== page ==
After days of debate, the much anticipated vote-a-rama on the Senate budget resolution, S.Con.Res. 11, began on Thursday, March 26, 2015. While intended to be a general framework of priorities for government spending that sets parameters for the coming appropriations process, the budget is non-binding, which allows for broad overtures and grandstanding for party support. That aside, the budget debate—and its corresponding amendment process—offers politicians of both parties, at best, an opportunity to pitch priorities, funding ideas, and, at worst, a vehicle to push forward amendments aimed at steering funding to support radicalized views on a wide range of topics.

Unfortunately, this year is no exception. Some Senators are using the budget process to push forward amendments that, among other things, would deny citizenship to U.S.-born children of immigrants (Sen. Vitter), make it easier to deport refugee children (Sen. McCain), and repeal/defund President Obama’s recent immigration-related administrative actions (Sens. Isakson and Vitter). Partial list and analysis of most egregious amendments are below – credit to AILA for their analysis and advocacy

  • McCain 359 - would direct additional resources to Southern border enforcement despite the border being more secure than ever. More resources are not needed to secure the border. The federal government has deployed more resources, agents, and technology to the border than ever before and the number of people apprehended crossing the border is at a 40-year low. Meanwhile, the number of border agents and removals at the border are at an all-time high.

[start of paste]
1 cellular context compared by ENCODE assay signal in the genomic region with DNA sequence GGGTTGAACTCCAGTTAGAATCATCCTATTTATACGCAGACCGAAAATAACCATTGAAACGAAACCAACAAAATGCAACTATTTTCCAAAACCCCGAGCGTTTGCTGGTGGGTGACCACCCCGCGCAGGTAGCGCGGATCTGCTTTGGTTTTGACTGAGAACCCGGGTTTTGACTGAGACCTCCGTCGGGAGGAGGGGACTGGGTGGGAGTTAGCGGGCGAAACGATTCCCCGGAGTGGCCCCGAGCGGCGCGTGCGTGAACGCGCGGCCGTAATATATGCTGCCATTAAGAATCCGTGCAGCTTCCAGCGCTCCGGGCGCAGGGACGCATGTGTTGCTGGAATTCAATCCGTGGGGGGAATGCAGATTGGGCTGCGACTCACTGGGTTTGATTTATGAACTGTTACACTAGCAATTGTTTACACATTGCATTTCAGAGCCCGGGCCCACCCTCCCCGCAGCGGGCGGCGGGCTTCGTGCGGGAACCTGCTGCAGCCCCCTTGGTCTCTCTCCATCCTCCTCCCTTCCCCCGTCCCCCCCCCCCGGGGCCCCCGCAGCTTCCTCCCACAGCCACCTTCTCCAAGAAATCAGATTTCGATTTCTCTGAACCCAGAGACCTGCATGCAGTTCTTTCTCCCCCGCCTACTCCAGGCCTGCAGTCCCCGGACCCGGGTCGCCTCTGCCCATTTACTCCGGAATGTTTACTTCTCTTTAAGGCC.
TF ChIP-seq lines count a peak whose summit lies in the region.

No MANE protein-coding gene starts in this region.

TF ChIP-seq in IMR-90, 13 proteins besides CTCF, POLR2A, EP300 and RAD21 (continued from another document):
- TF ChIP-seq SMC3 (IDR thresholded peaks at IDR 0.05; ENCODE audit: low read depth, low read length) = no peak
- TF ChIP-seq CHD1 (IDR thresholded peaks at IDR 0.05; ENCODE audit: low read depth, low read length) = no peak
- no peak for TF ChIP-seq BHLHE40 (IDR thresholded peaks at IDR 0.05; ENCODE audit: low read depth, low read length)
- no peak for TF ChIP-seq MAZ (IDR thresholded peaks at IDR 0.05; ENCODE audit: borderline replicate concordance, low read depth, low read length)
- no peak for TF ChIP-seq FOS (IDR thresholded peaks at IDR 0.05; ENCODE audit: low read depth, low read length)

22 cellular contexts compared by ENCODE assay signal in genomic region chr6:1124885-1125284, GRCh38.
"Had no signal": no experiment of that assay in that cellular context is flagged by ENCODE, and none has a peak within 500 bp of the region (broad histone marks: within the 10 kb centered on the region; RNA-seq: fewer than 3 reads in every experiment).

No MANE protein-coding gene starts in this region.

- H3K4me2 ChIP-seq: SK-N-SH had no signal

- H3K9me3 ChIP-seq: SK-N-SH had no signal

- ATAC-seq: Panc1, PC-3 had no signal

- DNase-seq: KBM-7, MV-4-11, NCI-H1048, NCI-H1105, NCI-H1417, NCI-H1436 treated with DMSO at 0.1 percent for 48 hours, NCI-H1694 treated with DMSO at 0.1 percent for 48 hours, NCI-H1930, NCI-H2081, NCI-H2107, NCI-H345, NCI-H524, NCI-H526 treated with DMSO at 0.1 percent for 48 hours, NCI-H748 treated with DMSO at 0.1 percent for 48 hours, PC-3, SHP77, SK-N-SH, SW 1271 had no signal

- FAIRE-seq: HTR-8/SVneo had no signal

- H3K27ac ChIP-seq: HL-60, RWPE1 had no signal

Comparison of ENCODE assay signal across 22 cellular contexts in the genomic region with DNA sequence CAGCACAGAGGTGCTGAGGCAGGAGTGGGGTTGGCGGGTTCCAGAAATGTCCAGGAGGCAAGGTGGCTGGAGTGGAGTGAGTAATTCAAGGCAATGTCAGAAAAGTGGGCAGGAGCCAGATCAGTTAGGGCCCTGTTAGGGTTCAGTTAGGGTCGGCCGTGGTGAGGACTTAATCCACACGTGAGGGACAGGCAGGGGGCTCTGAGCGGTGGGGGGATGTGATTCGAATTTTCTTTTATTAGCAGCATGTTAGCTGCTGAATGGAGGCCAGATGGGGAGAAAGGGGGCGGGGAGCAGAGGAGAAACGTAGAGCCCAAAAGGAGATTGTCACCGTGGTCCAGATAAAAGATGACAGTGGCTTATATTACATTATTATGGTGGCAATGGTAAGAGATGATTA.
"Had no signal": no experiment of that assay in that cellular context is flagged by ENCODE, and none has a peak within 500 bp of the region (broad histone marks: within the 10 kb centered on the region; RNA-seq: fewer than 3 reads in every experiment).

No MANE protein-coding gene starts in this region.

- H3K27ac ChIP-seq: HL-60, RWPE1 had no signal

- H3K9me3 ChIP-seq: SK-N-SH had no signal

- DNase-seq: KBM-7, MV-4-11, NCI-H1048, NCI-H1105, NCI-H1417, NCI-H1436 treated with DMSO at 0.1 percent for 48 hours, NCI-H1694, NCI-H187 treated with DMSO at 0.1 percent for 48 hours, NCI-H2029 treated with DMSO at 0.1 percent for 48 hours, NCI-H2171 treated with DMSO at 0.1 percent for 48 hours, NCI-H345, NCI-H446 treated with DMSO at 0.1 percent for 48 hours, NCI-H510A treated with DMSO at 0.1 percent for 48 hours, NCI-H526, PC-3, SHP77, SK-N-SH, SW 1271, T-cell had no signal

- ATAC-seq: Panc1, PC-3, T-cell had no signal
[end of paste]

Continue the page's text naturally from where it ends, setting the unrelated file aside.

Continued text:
• McCain 360 - seeks to deter unaccompanied immigrant children from coming to the U.S. by undermining protections for such children and subjecting them to expedited removal process that provide almost no due process. McCain 360 would result in children asylum seekers who have come alone to the U.S. being sent back to persecution and other life-threatening dangers.
  • Grassley 469- aims to restrict access on a retroactive basis to the Earned Income Tax Credit. Already unauthorized immigrants cannot receive the EITC even though they pay federal taxes. But Grassley 469 will harm many immigrants who are lawfully present, including asylum seekers, people awaiting green cards, crime victims, spouses of those serving in the armed forces. It would also harm DACA and DAPA recipients. Grassley 469 would create a discriminatory two-tiered tax system that would hurt thousands of families who have U.S. citizen children living in poverty. People who are legally required to pay taxes deserve access to the same earned tax benefits as anyone else.
  • Vitter 507- serves no purpose whatsoever because it claims to prohibit unauthorized immigrants from obtaining affordable care act subsidies but they are already statutorily restricted from all such programs. Moreover, Vitter 507 would primarily harm U.S. citizens by adding more verification requirements.